The bold words, affixed to billboards, overlook drivers as they zip by on local freeways.
They are etched on rubber bracelets handed out by area churches, and they grab the attention of television viewers as they flash across the screen in advertisements.
But the words “Vegas Strong” are possibly the most meaningful on the arm sling worn by Karessa Royce, a survivor of the Oct. 1 shooting at the Route 91 Harvest festival.
As she took to the podium Thursday morning during a remembrance ceremony at UNLV, the white text stood out in stark contrast to the black sling elevating her left arm — the resilience of the words matching her own.
“I call the events that happened at Route 91 the life change,” said Royce, a junior at UNLV and a former member of the Rebel Girls dance team. “Not the shooting, not the massacre, not the tragedy, but rather a life change. Because that’s really what it was. I’m calling it the life change because, for my own healing process, that’s what I need to call it.”
Thursday’s ceremony, attended by about 500 people, came a month after Royce was injured in the Strip shooting.
She was at the Route 91 festival with her friend Pamela Rios, whom Royce credits for saving her life.
“I’m here today because someone was more focused on saving my life than protecting her own,” Royce said. “When I was shot and hit the floor in shock, Pamela Rios told me that she would die there with me or that we would get out together. That either way she promised me she wouldn’t leave my side.”
Royce said she pushed through the shock, and together they ran.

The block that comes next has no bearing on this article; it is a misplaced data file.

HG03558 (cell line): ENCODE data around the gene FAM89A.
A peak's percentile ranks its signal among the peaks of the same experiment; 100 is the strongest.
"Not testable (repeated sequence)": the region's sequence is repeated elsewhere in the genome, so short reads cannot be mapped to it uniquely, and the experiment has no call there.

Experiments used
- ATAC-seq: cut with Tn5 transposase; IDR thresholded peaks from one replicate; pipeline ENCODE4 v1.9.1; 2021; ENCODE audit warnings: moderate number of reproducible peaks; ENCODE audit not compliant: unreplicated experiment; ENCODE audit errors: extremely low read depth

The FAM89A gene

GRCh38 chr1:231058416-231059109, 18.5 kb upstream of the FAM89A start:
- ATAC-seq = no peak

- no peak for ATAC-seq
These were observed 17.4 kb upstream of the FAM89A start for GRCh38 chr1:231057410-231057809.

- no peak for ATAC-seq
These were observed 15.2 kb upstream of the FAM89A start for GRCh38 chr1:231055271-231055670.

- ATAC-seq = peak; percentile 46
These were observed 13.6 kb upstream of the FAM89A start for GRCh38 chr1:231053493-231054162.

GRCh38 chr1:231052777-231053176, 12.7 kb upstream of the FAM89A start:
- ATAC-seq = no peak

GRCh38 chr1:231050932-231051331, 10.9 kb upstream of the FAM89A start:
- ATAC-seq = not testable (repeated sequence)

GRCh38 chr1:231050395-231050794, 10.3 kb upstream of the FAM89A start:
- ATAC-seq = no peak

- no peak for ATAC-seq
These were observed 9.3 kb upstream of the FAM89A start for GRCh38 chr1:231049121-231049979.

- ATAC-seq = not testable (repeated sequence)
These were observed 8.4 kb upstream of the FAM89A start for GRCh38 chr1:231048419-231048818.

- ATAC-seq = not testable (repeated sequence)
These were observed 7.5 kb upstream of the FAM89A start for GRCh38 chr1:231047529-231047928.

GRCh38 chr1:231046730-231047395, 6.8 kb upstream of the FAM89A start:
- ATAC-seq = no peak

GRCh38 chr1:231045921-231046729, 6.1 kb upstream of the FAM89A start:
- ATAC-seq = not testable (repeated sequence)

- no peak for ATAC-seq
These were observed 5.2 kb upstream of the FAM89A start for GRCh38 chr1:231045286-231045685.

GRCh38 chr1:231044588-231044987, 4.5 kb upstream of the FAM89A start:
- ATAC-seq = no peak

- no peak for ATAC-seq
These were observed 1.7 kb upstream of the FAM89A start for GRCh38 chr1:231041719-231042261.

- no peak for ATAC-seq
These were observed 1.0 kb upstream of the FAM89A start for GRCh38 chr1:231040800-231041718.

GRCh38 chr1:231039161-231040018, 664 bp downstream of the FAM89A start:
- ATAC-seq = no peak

In the days and weeks since being shot in the lung, Royce said she has challenged herself to change how she lives.
“It has clearly defined my purpose and given me the hope, strength, courage and drive to fulfill it,” she said.
The message of resilience was also shared Thursday morning by UNLV assistant hockey coach Nick Robone and UNLV student Joshua Abellera.
Robone suffered a gunshot wound that grazed his lung and barely missed his heart. Abellera broke his leg as he scaled a fence trying to escape the gunfire.
Robone said he met with his doctor last week and learned his body is about 60 percent healed.
“They had to do a pretty extensive surgery,” Robone said. “They had to lift up my rib cage and go in there and find the bullet. It was split in two.”
He was sewn back up, but he’s walking around with wires inside his body, and is waiting for the moment he can get back on the ice.
“It’s been a slow process, but at the same time, I don’t want to jump into anything too soon,” Robone said.
In the meantime, he’s reaching out to the community that has been there for him, including elementary school classrooms and youth hockey groups.
“I’ve been trying to get back and visit each one of those classes and each one of those teams individually to simply thank them,” he said. “Without their support, I don’t think my recovery process would have been as smooth.”